When is a scandal not quite a scandal? Let me set a few scenes for you.
A powerful senior senator allegedly is caught stiffing two prostitutes for their full payment after a night’s work in a foreign country.
Separately, the same senator is found to have an office intern who is both an illegal immigrant and a registered sex offender. It gets worse: when federal immigration agents were preparing to arrest the individual, they were told to back off until after the senator’s reelection.
These allegations have been directed at New Jersey’s Sen. Robert Menendez. The first accusation was made by the conservative website The Daily Caller days before the election, and though their story included interviews with the two women in question, the story has not been independently verified by a nonpartisan news source.
However, in the case of the rogue intern and the delayed arrest, the AP has now confirmed that early reports were correct despite its being told by the Department of Homeland Security that the reports were “categorically false.”
This should all be a big story—even more so because with the appointment of John Kerry to be the next secretary of state, Senator Menendez is slated to become the chairman of the prestigious Senate Foreign Relations Committee. That position carries real weight, representing the United States Congress to the rest of the world.
Given the stakes—and the combined seriousness and salaciousness of the allegations—it is stunning that the scandal has not gotten more attention. Instead, there has been something close to a collective media shrug. Yes, it’s true that New Jerseyans have been rightfully preoccupied with their recovery from Hurricane Sandy, with Menendez laboring on their behalf and even receiving an accolade from his onetime investigator Chris Christie. But it’s frankly hard to imagine a Republican senator getting a similar pass.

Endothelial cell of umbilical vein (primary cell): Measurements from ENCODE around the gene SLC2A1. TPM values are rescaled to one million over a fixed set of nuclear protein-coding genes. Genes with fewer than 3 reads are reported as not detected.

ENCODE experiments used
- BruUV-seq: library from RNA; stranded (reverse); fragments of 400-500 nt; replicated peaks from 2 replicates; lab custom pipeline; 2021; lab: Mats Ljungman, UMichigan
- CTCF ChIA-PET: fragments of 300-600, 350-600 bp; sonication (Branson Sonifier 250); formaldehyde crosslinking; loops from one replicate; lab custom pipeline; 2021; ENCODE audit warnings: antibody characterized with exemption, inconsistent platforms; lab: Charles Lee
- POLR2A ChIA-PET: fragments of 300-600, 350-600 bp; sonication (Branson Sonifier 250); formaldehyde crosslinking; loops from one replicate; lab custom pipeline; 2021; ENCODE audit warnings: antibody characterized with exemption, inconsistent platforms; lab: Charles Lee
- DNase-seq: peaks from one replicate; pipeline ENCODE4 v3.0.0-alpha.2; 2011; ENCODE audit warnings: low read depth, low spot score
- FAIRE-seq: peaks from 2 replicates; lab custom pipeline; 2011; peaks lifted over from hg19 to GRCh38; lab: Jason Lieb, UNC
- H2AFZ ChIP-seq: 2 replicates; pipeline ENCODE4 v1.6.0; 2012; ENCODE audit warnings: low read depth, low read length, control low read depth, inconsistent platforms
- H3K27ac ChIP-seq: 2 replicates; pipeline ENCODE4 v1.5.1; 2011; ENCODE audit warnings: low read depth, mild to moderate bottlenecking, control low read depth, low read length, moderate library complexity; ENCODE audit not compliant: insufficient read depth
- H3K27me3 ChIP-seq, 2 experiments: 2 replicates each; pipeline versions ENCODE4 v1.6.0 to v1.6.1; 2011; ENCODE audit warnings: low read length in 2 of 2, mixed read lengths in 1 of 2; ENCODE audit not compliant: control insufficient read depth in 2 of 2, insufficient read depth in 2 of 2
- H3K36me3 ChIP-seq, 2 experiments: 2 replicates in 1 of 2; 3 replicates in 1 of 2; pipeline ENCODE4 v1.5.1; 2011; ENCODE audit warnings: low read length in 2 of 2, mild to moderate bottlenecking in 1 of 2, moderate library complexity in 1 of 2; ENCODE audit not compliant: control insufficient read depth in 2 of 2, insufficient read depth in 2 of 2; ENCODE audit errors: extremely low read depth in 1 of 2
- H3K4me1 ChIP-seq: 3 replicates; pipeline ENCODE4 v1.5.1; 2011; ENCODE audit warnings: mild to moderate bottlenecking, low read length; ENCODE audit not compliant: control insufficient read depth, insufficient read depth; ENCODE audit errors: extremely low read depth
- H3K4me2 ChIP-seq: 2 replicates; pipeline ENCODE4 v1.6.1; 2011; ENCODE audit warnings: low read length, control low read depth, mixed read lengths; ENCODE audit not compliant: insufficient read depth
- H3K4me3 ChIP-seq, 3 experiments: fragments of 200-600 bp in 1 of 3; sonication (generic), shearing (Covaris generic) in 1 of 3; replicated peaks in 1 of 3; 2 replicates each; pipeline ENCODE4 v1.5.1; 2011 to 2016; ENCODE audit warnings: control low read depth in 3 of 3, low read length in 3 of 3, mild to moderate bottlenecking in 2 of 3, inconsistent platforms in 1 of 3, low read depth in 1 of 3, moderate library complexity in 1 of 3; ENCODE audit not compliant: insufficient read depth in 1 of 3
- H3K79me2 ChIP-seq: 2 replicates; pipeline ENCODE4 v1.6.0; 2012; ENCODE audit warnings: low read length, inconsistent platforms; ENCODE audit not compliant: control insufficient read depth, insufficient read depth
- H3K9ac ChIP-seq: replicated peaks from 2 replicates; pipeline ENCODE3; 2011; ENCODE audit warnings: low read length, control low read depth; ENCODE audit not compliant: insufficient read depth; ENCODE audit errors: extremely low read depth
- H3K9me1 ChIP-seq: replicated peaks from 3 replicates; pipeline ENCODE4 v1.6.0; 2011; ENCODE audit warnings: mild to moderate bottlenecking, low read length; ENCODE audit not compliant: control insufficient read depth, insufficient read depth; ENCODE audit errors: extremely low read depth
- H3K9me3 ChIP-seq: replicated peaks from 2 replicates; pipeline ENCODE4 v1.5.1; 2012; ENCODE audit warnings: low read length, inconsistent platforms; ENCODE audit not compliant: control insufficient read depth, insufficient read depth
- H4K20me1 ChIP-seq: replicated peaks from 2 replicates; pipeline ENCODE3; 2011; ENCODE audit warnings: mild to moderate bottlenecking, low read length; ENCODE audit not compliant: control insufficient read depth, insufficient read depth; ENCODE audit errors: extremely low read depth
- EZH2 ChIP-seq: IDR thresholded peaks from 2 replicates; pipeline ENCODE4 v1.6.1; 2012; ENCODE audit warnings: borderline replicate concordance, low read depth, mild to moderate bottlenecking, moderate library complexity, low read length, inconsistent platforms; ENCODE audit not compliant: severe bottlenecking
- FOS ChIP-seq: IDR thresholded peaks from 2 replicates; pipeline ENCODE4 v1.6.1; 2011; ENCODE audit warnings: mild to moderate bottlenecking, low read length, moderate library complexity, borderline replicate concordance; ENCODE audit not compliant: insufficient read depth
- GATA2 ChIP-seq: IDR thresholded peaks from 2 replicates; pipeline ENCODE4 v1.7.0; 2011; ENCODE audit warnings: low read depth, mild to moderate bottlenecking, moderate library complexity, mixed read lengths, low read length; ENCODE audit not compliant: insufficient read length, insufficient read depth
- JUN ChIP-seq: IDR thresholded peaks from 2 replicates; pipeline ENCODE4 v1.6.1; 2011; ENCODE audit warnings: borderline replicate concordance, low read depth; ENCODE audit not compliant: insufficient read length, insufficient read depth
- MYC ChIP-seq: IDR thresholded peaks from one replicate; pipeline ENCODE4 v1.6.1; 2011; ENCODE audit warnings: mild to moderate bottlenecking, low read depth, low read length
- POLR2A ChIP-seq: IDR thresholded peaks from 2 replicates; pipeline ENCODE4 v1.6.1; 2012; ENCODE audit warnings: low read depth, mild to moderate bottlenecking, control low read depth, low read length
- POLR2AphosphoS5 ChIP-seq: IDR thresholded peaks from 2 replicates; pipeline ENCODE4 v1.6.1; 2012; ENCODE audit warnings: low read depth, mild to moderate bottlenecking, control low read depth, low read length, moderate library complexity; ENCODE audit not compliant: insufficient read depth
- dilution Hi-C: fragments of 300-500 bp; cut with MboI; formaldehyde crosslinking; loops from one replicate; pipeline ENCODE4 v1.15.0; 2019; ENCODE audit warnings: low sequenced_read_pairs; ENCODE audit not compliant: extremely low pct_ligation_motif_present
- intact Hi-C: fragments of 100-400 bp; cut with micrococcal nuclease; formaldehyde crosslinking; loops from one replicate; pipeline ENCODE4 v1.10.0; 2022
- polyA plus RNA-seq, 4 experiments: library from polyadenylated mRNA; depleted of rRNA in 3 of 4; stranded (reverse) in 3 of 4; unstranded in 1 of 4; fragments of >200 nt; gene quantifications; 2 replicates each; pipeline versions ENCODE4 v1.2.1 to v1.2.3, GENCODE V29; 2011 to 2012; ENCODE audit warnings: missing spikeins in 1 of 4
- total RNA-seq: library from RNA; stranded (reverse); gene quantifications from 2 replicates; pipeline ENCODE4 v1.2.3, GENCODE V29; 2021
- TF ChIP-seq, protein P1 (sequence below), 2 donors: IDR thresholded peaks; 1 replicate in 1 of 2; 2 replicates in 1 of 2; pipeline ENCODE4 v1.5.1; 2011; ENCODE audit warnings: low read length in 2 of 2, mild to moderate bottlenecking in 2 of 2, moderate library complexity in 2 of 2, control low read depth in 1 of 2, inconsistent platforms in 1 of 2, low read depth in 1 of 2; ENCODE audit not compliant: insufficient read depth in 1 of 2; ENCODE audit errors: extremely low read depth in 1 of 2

There are frat boys who wouldn’t do shots of vodka before getting behind the wheel—let alone allegedly frequent prostitutes in the Dominican Republic.
But in fairness, let’s compare Menendez’s scandal with that of Idaho Sen. Mike Crapo, who spent the night before Christmas Eve doing several vodka shots before getting behind the wheel of his car in Virginia.
Crapo was arrested in the early-Sunday-morning hours and booked, complete with humiliating mug shot. The story came with the base alloy of hypocrisy—Crapo is a staunch social conservative and a devout Mormon who had publicly professed that he did not drink, as proscribed by his faith.
With the Crapo arrest, there was a flurry of online outcries, muted perhaps by the fact that it was Christmas. But after an apology and court date, Crapo went back to the Senate and got a promotion—he was tapped to serve as the party’s chief deputy whip. Oh, and he’s also the ranking GOP member of the banking committee.
I’ve debated with friends which senator’s civic sin is worse. Pete Dominick has argued that Menendez’s alleged procurement of prostitutes was a victimless crime (prostitution is apparently legal in the Dominican Republic, and Menendez is not married), whereas Crapo’s sin wasn’t just hypocrisy—he could have killed someone. This is true.
What’s also true is that if a private citizen had been credibly accused of these very shady deeds, at the very least he wouldn’t have received a public promotion so soon after the fact. There is a shamelessness to the lack of inquiry or accountability in the Senate chambers. Both men are protected by senior status and recent reelections. Voters won’t have a chance to voice their opinion for several years, and memories are short, particularly in deep red or blue states—just ask Sen. David Vitter.
But it is reasonable to expect that good judgment be a factor in Senate promotions, if not always in elections. There are frat boys who wouldn’t do shots of vodka before getting behind the wheel—let alone allegedly frequent prostitutes in the D.R. The now-confirmed scandal of federal agents being asked to back off from an arrest is another dimension of allegation entirely, beyond personal scandal, and headed toward what sure looks like an abuse of power on somebody’s part.
Maybe all this can be chalked up to just another example of why Congress is less popular than head lice or root canal. In both cases, partisan media were quick to jump on the sins of the opposing party member while more or less ignoring the inconvenient allegations against the guy on their team. But even more troubling is their post-scandal promotions and the tacit admission that winning matters more than doing the right thing in the Senate clubhouse.